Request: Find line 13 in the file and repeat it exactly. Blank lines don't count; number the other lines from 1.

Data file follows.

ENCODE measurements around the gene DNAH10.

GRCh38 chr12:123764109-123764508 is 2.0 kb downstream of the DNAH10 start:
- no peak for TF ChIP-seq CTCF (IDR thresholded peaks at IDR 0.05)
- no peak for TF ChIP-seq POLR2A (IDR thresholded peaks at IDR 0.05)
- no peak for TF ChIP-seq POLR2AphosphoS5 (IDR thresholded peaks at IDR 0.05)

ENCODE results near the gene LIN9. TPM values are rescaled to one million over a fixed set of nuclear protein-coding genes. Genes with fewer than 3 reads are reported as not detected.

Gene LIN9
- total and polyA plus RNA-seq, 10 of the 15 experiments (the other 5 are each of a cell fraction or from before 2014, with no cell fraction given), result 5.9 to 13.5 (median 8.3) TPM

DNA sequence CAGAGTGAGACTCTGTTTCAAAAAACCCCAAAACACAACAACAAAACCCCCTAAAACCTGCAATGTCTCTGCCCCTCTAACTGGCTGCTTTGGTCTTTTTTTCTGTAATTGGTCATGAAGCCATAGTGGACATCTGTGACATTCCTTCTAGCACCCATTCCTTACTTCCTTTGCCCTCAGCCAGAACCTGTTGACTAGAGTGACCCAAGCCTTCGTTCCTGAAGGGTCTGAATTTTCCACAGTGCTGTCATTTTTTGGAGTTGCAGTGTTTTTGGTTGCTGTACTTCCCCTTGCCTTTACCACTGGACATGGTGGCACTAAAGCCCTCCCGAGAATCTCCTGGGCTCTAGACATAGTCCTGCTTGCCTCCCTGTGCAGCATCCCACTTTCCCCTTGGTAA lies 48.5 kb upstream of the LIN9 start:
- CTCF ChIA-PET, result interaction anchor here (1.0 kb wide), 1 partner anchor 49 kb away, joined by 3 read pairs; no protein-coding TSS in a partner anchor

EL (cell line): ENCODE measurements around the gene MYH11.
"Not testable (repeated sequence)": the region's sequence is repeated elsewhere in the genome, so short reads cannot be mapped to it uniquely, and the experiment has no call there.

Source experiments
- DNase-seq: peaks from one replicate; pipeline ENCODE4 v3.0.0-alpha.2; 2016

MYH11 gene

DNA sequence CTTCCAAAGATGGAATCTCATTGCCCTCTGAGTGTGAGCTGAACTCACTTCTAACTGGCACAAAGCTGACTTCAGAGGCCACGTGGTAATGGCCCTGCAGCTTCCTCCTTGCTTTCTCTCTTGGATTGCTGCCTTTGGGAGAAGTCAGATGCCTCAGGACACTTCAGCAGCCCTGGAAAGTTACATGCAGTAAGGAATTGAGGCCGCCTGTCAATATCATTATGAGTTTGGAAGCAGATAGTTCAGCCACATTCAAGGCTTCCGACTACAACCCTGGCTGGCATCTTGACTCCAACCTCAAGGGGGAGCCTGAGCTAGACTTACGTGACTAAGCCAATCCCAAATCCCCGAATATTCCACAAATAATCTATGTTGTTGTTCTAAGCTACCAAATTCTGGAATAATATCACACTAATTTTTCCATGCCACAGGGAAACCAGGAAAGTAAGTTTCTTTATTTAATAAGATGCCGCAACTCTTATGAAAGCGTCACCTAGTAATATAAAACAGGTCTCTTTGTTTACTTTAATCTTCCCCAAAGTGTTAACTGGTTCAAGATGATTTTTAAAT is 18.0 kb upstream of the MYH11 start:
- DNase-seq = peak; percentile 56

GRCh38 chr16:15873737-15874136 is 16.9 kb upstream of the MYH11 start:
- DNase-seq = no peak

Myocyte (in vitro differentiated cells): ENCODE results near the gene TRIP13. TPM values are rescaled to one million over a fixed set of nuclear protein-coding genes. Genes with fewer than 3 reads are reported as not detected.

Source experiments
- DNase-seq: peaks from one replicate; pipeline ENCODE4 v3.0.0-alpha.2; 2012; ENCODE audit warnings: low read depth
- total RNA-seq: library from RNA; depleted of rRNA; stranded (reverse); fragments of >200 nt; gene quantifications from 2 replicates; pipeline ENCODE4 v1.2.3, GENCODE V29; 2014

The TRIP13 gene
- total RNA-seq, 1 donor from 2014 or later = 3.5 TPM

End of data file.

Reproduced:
Source experiments